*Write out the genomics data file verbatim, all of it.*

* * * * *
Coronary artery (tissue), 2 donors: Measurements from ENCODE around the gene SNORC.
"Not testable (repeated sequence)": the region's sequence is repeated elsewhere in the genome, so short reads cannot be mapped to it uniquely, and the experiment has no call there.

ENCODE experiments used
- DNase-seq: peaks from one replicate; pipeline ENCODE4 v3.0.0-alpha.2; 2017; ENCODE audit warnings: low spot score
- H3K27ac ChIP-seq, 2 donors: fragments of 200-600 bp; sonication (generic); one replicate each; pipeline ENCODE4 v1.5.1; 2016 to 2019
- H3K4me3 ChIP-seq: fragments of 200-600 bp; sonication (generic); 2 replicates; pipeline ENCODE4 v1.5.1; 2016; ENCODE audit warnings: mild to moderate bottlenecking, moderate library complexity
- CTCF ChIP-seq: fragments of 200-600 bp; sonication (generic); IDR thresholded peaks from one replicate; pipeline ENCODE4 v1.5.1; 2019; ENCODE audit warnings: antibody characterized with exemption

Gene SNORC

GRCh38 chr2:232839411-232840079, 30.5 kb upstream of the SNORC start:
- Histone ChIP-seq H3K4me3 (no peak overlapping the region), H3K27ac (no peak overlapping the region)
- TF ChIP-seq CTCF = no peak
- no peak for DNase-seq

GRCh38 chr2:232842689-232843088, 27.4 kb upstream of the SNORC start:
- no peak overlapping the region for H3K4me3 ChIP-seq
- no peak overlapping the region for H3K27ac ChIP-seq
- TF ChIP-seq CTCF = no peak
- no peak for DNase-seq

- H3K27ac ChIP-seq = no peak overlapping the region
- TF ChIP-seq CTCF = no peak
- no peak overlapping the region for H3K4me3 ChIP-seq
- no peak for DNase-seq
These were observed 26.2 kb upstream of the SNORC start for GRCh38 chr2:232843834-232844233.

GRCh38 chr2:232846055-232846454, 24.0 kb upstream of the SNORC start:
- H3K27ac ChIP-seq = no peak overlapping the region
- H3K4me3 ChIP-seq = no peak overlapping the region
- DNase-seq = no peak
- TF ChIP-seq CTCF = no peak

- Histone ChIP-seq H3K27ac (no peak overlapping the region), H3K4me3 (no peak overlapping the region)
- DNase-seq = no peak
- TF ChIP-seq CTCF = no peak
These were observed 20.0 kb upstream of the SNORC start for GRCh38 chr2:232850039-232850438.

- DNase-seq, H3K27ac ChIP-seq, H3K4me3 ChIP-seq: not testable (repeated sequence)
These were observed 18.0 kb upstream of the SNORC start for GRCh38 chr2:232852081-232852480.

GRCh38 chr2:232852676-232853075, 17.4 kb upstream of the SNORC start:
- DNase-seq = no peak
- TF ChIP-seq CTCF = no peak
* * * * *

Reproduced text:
Coronary artery (tissue), 2 donors: Measurements from ENCODE around the gene SNORC.
"Not testable (repeated sequence)": the region's sequence is repeated elsewhere in the genome, so short reads cannot be mapped to it uniquely, and the experiment has no call there.

ENCODE experiments used
- DNase-seq: peaks from one replicate; pipeline ENCODE4 v3.0.0-alpha.2; 2017; ENCODE audit warnings: low spot score
- H3K27ac ChIP-seq, 2 donors: fragments of 200-600 bp; sonication (generic); one replicate each; pipeline ENCODE4 v1.5.1; 2016 to 2019
- H3K4me3 ChIP-seq: fragments of 200-600 bp; sonication (generic); 2 replicates; pipeline ENCODE4 v1.5.1; 2016; ENCODE audit warnings: mild to moderate bottlenecking, moderate library complexity
- CTCF ChIP-seq: fragments of 200-600 bp; sonication (generic); IDR thresholded peaks from one replicate; pipeline ENCODE4 v1.5.1; 2019; ENCODE audit warnings: antibody characterized with exemption

Gene SNORC

GRCh38 chr2:232839411-232840079, 30.5 kb upstream of the SNORC start:
- Histone ChIP-seq H3K4me3 (no peak overlapping the region), H3K27ac (no peak overlapping the region)
- TF ChIP-seq CTCF = no peak
- no peak for DNase-seq

GRCh38 chr2:232842689-232843088, 27.4 kb upstream of the SNORC start:
- no peak overlapping the region for H3K4me3 ChIP-seq
- no peak overlapping the region for H3K27ac ChIP-seq
- TF ChIP-seq CTCF = no peak
- no peak for DNase-seq

- H3K27ac ChIP-seq = no peak overlapping the region
- TF ChIP-seq CTCF = no peak
- no peak overlapping the region for H3K4me3 ChIP-seq
- no peak for DNase-seq
These were observed 26.2 kb upstream of the SNORC start for GRCh38 chr2:232843834-232844233.

GRCh38 chr2:232846055-232846454, 24.0 kb upstream of the SNORC start:
- H3K27ac ChIP-seq = no peak overlapping the region
- H3K4me3 ChIP-seq = no peak overlapping the region
- DNase-seq = no peak
- TF ChIP-seq CTCF = no peak

- Histone ChIP-seq H3K27ac (no peak overlapping the region), H3K4me3 (no peak overlapping the region)
- DNase-seq = no peak
- TF ChIP-seq CTCF = no peak
These were observed 20.0 kb upstream of the SNORC start for GRCh38 chr2:232850039-232850438.

- DNase-seq, H3K27ac ChIP-seq, H3K4me3 ChIP-seq: not testable (repeated sequence)
These were observed 18.0 kb upstream of the SNORC start for GRCh38 chr2:232852081-232852480.

GRCh38 chr2:232852676-232853075, 17.4 kb upstream of the SNORC start:
- DNase-seq = no peak
- TF ChIP-seq CTCF = no peak